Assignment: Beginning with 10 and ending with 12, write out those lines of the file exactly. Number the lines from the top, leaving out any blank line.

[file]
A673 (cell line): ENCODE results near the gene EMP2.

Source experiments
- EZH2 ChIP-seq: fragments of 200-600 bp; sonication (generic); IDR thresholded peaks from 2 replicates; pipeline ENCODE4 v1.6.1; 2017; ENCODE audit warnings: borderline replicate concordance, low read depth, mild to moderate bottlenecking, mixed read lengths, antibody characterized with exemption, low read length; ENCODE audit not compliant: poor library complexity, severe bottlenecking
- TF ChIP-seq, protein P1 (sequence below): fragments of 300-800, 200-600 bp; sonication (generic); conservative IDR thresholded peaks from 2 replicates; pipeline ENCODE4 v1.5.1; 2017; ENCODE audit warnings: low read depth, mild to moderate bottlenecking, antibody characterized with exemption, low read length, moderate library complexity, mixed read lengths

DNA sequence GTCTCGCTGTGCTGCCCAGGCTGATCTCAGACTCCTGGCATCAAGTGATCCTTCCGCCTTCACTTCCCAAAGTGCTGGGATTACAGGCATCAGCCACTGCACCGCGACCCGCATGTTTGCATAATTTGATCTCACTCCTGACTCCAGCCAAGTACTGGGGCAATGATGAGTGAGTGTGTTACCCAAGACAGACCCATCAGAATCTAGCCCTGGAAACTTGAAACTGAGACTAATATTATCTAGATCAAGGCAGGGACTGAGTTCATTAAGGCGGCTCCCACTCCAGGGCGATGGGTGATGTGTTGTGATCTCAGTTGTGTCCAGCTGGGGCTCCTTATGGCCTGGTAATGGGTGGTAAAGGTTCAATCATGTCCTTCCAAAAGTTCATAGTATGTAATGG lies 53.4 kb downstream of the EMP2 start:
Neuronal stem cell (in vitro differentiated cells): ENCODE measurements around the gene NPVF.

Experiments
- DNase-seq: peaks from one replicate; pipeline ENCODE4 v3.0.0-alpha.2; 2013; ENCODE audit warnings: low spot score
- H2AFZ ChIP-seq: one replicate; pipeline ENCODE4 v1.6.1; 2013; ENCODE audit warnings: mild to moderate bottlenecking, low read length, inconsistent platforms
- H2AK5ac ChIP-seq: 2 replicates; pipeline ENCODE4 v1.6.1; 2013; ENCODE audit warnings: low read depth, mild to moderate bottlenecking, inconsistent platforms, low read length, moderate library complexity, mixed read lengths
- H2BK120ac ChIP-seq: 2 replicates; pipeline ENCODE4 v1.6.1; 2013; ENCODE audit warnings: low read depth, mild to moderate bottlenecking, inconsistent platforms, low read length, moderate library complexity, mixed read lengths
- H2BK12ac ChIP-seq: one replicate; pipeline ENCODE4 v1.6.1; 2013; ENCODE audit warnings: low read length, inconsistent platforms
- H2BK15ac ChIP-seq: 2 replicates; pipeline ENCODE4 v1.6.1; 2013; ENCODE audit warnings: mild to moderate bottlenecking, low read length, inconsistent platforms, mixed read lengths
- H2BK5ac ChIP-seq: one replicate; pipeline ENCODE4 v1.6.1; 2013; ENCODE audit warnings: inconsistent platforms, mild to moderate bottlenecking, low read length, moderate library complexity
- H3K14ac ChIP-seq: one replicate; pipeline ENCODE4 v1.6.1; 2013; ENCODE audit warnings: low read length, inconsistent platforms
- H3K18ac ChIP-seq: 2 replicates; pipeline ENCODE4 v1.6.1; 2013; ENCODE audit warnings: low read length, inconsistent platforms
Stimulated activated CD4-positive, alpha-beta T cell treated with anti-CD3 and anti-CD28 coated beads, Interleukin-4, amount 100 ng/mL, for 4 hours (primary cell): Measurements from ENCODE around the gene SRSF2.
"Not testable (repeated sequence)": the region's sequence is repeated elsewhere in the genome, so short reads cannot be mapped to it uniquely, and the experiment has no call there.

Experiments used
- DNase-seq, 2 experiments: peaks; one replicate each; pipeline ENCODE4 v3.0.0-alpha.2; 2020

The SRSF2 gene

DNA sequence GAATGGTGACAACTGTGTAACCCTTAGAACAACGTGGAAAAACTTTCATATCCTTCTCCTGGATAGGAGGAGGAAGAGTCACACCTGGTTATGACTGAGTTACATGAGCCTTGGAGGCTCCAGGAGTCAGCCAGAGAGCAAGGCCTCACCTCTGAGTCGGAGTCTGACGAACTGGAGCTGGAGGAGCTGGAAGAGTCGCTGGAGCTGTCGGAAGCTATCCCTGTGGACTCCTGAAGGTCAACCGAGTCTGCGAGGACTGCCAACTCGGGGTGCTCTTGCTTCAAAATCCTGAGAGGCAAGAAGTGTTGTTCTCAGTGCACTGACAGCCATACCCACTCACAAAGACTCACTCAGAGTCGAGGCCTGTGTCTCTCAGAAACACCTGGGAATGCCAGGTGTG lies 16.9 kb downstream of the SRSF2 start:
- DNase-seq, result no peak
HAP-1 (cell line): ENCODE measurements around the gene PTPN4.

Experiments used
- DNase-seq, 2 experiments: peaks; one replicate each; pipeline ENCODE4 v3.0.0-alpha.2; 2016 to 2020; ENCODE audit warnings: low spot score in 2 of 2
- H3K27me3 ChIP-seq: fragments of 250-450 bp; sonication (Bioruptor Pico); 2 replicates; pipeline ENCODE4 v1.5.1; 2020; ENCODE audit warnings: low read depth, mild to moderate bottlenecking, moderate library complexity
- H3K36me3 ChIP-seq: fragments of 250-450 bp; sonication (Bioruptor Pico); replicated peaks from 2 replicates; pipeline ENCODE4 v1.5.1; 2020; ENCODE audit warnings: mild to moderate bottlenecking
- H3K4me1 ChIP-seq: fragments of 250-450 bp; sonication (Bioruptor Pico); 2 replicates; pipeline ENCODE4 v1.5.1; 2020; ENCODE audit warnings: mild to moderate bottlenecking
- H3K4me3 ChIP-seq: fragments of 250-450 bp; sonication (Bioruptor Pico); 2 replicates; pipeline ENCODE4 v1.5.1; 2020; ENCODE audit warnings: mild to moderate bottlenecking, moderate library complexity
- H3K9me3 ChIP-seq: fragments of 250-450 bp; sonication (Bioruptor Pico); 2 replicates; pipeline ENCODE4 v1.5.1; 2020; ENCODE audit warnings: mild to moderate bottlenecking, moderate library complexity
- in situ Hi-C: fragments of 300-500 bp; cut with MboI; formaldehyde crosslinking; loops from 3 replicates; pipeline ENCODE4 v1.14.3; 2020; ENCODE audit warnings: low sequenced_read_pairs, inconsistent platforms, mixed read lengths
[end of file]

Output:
- H2AK5ac ChIP-seq: 2 replicates; pipeline ENCODE4 v1.6.1; 2013; ENCODE audit warnings: low read depth, mild to moderate bottlenecking, inconsistent platforms, low read length, moderate library complexity, mixed read lengths
- H2BK120ac ChIP-seq: 2 replicates; pipeline ENCODE4 v1.6.1; 2013; ENCODE audit warnings: low read depth, mild to moderate bottlenecking, inconsistent platforms, low read length, moderate library complexity, mixed read lengths
- H2BK12ac ChIP-seq: one replicate; pipeline ENCODE4 v1.6.1; 2013; ENCODE audit warnings: low read length, inconsistent platforms